What are ETFs?

Exchange-traded funds, usually referred to as ETFs, are a class of securities that are bought and sold on global stock exchanges. An ETF is similar to a stock in the way it's traded and similar to a mutual fund in that it holds more than one security. ETFs are created by an ETF supplier (we like to call them “manufacturers”) who then make them available on the market. The manufacturer can actively or passively manage the securities held in the ETF. Actively managed funds attempt to outperform its chosen benchmark, which is usually an index. Passively managed funds simply work to replicate the benchmark's performance.


Types of ETFs

ETFs began in the early 90s with a handful of offerings. Today, there are well over 5,000 ETFs available globally and more than 700 made in Canada. ETFs come in every shape and size. A market ETF tracks a particular index, including a foreign market like the Nikkei. You can invest in any type of bond with a bond ETF. You can get exposure to particular sectors, industries, commodities or investment styles with specific ETFs. 

How do ETFs work?

The simple answer is that ETFs are traded on a global stock exchange. But achieving the overall investment goal of the ETF requires a structure that ensures liquidity and price consistency. Without this in place, a large purchase or sale of ETF units could artificially increase or decrease the price of the ETF for a short time, resulting in negative consequences for investors.

In the ETF world, so-called “market makers”—usually bank-owned investment dealers or large institutional investors—play three important roles to maintain liquidity and price consistency.

First, they establish the upper and lower limits for bid and ask prices, which are based on the underlying securities held in the ETF plus a small profit. Second, they maintain a market where ETFs can constantly be traded. Third, they create new ETF units to satisfy investor demand.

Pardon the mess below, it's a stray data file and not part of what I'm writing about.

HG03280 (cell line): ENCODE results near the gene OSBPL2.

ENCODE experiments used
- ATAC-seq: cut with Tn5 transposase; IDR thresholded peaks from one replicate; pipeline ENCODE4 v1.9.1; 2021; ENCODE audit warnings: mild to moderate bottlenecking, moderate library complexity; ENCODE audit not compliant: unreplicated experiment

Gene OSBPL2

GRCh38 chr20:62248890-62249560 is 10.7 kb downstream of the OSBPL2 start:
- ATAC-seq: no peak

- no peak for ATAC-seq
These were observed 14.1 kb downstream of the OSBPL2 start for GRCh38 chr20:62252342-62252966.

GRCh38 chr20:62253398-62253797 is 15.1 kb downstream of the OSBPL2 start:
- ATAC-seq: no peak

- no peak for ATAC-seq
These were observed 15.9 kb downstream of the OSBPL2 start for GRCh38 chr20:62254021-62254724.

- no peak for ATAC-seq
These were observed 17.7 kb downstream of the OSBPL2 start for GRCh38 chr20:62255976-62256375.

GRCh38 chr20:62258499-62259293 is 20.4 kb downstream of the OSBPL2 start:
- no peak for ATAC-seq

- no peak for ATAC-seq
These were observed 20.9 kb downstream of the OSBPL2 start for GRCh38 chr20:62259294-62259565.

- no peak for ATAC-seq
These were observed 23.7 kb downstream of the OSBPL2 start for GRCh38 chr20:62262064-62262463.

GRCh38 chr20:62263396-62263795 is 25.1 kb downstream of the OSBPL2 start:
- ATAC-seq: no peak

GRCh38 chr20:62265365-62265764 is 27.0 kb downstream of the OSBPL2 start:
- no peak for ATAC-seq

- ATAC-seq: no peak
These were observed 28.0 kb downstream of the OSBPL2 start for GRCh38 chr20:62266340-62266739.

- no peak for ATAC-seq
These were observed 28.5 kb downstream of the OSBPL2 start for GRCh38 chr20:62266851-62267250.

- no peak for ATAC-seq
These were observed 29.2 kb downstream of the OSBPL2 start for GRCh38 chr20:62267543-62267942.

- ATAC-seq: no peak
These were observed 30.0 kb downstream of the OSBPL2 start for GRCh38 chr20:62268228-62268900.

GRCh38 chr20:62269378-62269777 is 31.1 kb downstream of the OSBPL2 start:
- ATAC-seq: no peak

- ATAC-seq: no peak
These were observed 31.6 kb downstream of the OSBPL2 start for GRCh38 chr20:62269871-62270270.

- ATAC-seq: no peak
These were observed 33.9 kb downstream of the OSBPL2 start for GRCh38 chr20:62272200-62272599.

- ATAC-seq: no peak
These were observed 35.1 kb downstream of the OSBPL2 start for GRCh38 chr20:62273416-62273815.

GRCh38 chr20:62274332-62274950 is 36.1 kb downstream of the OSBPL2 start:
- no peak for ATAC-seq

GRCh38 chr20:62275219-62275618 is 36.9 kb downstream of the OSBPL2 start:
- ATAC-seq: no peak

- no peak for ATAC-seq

While these are all behind-the-curtain aspects of ETFs, they're important to know in order to understand the complexity of these funds.

Advantages and disadvantages


  • no sales load, which means lower fees than mutual funds, unless you’re doing a lot of trading

  • access to almost any commodity, sector, market or country

  • new, innovative products are being introduced all the time

  • allows for quick entry and exit of markets to take advantage of short-term opportunities

  • can be bought and sold at any time on global stock exchanges

  • increased control over when capital gains are realized compared with mutual funds

  • ETFs allow you to hedge currency risk, if needed


  • frequent trades can become expensive, if not properly managed

  • it can be difficult for individuals and institutions to assess ETF characteristics on their own

  • second-guessing economic influences and short-term opportunities and risks requires information that can be hard to access and interpret without expertise

  • some ETFs are not liquid and a large purchase of shares will move the price noticeably

  • some ETFs may be difficult to sell down the road, if not widely held

  • there may be tracking errors, which result in performance discrepancies between an index and the ETF that’s supposed to replicate it


  • How do ETFs fit into your investment strategy? Book a free portfolio review and we will make recommendations based on your unique investment goals.

Success is in the strategy

A successful ETF investment strategy incorporates global macro-level economic forecasting, quantitative risk ranking, disciplined portfolio construction and rigorous ETF evaluation criteria. In short, you need a repeatable methodology with a great track record, allowing an investor to take advantage of opportunities without undue risk.


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